The mean PTP in our audit, using both QRISK2 and modified D-F score reflected a high pre-test probability. It is in this group that the use of CTCA is not understood and this underpins the European and American guidelines. The 2013 European Society of Cardiology guideline recommends functional testing in patients with an intermediate risk score (15–85%) and CTCA as an alternative only in those with a PTP score of 15–50% (7). The American guidelines also recommend a PTP assessment and reserve CTCA as an alternative to exercise stress testing if exercise is not possible in low-to-intermediate groups (8). NICE however has removed the use of PTP testing and instead recommend that assessment of likelihood of CAD is determined using symptom score (21). Those with typical or atypical symptoms should have CTCA while those with non-cardiac pain and a normal 12 lead ECG require no further testing. Yet, 60% of recently surveyed UK cardiologists did not agree with the removal of a PTP assessment and only 25.5% felt that their practice conformed to CG95 (10). It is not known if this is due to preference or availability of CTCA. In the same survey, 71% would use CTCA for the low-to-intermediate probability groups and only 37% would use it for intermediate–to-high probability patients perhaps reflecting the lack of evidence available in this population. The large multicentre randomised trial PROMISE (Prospective Multicentre Imaging Study for the Evaluation of Chest Pain, n = 10003) (22) looked at low-intermediate PTP patients and did not find CTCA superior to functional testing, (predominantly nuclear stress testing). The large UK trial (SCOT-HEART, n = 4146) (23) did include intermediate–to-high PTP patients and showed the CTCA strategy to be superior to standard care, but this was mainly ECG testing which has limitations and is regarded as inferior to functional imaging (24).

NICE updated the 2016 CG95 with an additional recommendation for computed tomography-fractional flow reserve (CT-FFR) to determine the need for an invasive treatment strategy (25). At a cost of £700 per study in addition to the cost of the original CTCA compared to a stress echocardiogram tariff of £177, this does raise concerns about the cost effectiveness with this approach. In addition, the survey of UK cardiologists (10) suggests that when a degree of stenosis is identified, invasive angiography is the preferred downstream test which has a high cost and a small but significant procedural risk.

It is argued that direct visualisation of coronary anatomy has prognostic implications for primary prevention and cost effectiveness (26). One of the recognised benefits of CTCA is the identification of atherosclerosis in individuals who may have had a negative functional imaging test. Budoff argues that clinicians may view a negative stress test as the end of the matter and discharge patients without any primary prevention. On the other hand, detection of atherosclerosis by CTCA prompts the clinician to commence statin and aspirin therapy as appropriate. The mortality benefit seen from a CTCA strategy in the SCOT-HEART trial may have been achieved by the preventative therapies recommended with the finding of underlying atheroma. In our own institution we calculate the QRISK2 score in patients attending RACPC and recommend primary prevention for our patients in line with NICE guidance. Two hundred seventy-seven patients (78%) had a QRISK2 >10% and therefore received recommendation to commence statin therapy.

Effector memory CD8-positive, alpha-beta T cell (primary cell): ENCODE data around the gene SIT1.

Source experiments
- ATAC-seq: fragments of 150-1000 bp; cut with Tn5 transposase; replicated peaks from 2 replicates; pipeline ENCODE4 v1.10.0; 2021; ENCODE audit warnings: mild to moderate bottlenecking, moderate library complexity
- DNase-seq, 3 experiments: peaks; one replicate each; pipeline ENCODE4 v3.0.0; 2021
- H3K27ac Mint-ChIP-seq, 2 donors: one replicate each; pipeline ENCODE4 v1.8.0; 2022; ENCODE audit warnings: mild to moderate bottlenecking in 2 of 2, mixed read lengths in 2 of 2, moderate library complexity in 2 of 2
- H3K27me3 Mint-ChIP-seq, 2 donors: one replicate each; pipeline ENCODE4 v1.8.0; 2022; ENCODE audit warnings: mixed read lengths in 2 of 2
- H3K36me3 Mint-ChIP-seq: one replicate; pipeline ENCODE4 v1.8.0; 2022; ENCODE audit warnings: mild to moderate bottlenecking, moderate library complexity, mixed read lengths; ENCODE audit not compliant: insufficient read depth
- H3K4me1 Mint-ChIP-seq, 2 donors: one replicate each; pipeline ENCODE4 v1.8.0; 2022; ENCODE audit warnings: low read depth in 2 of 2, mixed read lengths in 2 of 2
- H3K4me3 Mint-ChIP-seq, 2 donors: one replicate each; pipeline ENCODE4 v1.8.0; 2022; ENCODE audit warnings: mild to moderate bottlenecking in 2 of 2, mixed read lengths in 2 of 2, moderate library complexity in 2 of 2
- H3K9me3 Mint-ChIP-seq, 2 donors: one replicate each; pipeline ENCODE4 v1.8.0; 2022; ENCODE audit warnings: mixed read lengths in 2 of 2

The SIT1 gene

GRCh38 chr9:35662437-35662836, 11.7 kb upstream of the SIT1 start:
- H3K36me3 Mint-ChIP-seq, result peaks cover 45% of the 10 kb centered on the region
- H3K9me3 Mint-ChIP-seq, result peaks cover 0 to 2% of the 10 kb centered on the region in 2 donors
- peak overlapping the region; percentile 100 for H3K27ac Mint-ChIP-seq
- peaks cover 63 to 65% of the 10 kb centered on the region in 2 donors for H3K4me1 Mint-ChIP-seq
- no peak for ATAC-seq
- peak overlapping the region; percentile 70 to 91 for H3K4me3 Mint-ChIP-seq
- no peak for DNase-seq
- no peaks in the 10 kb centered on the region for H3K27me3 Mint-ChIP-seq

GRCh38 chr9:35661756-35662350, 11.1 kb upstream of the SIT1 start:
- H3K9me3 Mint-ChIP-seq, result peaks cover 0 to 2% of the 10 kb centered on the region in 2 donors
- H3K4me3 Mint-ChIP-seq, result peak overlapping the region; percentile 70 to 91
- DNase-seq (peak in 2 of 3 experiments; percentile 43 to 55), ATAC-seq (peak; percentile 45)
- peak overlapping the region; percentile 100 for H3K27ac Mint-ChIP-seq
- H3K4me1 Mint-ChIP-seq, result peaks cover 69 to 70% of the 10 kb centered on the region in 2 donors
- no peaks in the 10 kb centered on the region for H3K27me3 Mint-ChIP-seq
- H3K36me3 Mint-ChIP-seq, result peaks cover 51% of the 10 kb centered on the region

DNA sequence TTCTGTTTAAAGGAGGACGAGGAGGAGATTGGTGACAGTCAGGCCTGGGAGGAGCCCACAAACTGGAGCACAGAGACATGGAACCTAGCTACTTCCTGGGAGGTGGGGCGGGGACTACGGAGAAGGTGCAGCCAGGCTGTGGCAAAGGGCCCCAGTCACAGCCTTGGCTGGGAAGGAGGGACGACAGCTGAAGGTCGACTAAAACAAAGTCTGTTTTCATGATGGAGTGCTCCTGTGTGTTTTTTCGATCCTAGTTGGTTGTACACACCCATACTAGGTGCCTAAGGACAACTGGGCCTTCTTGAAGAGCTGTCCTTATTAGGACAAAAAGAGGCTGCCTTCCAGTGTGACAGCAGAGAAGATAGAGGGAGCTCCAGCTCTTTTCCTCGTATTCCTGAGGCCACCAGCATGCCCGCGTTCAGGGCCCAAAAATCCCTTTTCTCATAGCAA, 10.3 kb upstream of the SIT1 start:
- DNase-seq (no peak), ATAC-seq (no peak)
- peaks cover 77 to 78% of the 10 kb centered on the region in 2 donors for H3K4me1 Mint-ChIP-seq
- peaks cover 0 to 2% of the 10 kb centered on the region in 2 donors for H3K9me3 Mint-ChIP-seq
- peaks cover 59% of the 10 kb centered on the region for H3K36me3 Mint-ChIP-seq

Limitations

The main limitation to this audit is the proportion of patients lost to follow up (21%). The reason for this is the method of follow-up which was direct telephone communication with patients and therefore relied on having the correct contact details on electronic records. If patients could not be directly contacted, GPs were contacted both for up to date patient details and history of MACE. In some circumstances the patient and GP contact details were not available or patients had moved address or changed GP. We also searched our Electronic Patient Record. This however would not have included all events as patients may have attended other hospitals with MACE. In our region, there were seven other acute trusts and four other cardiac catheter laboratories at the time of the study that they could have been admitted to. If no event was identified on our system, these patients could not be included in the follow-up.

Our audit includes a high proportion of patients undergoing DSE. ESE is recognised as being a more physiological mode of ischaemia testing and provides additional information about exercise capacity, heart rate and blood pressure. ESE has the added value of demonstrating LV systolic function during exercise, which is one of the most important prognostic variables in patients with CAD (27). In the population that we serve, we find that around 30% of patients are unable to exercise due to lung disease, arthritis and peripheral vasculopathy. In this audit, a larger proportion than would be expected (40.6%) were referred for DSE rather than ESE. This may reflect the higher proportion of females and a higher BMI in the DSE group, which is more likely to be associated with poor image quality and inability to exercise adequately on the bike.

Conclusion